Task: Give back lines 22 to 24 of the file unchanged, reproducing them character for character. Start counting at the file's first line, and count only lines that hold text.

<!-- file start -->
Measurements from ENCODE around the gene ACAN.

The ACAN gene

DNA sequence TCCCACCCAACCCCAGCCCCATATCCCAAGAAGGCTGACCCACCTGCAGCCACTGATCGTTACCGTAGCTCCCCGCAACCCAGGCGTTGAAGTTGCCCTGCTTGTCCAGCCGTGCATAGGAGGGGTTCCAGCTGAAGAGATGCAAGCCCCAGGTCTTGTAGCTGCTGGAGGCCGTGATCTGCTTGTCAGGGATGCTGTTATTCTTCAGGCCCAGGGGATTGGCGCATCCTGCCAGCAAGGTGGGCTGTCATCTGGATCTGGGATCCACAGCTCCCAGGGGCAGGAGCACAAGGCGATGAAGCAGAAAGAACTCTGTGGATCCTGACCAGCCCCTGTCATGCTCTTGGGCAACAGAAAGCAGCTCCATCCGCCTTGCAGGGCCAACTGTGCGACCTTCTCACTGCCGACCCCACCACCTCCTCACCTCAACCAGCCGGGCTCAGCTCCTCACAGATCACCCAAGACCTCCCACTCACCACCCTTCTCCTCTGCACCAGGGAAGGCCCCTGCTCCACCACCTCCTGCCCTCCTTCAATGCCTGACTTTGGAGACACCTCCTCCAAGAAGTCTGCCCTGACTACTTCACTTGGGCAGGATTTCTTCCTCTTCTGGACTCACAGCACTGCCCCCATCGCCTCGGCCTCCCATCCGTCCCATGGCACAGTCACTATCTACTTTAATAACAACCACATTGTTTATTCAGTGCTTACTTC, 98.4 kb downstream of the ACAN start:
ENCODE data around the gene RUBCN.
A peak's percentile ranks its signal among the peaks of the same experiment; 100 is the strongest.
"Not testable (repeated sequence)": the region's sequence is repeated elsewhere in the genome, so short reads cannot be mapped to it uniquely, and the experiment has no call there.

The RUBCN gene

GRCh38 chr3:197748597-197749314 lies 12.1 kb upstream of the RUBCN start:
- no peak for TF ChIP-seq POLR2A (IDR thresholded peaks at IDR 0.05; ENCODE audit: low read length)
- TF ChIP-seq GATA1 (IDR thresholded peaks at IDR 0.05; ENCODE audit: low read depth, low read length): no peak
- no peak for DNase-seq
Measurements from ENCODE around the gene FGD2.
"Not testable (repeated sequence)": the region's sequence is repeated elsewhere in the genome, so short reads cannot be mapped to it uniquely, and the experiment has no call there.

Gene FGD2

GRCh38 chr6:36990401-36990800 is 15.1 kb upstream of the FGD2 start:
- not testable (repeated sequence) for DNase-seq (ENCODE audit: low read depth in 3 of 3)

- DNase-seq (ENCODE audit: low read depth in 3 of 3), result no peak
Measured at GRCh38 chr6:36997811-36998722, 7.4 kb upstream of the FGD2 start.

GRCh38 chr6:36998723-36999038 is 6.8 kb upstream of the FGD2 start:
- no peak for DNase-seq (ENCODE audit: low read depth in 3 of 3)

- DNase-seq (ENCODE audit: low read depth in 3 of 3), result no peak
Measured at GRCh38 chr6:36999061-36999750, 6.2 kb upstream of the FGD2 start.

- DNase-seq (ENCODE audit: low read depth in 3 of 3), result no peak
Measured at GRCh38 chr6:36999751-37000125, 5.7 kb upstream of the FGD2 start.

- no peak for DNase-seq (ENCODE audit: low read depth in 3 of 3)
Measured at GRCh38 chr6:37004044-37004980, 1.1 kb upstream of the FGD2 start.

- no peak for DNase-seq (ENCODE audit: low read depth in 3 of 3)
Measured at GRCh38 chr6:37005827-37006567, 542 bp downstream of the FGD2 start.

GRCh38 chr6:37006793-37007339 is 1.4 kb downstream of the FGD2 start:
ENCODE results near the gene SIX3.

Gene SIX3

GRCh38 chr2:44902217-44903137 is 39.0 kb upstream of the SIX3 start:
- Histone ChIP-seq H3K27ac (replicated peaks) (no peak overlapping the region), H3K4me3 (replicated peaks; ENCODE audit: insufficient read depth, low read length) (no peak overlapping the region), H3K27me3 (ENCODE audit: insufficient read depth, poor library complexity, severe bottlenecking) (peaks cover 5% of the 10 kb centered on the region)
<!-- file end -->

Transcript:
Measured at GRCh38 chr6:36999061-36999750, 6.2 kb upstream of the FGD2 start.

- DNase-seq (ENCODE audit: low read depth in 3 of 3), result no peak
Measured at GRCh38 chr6:36999751-37000125, 5.7 kb upstream of the FGD2 start.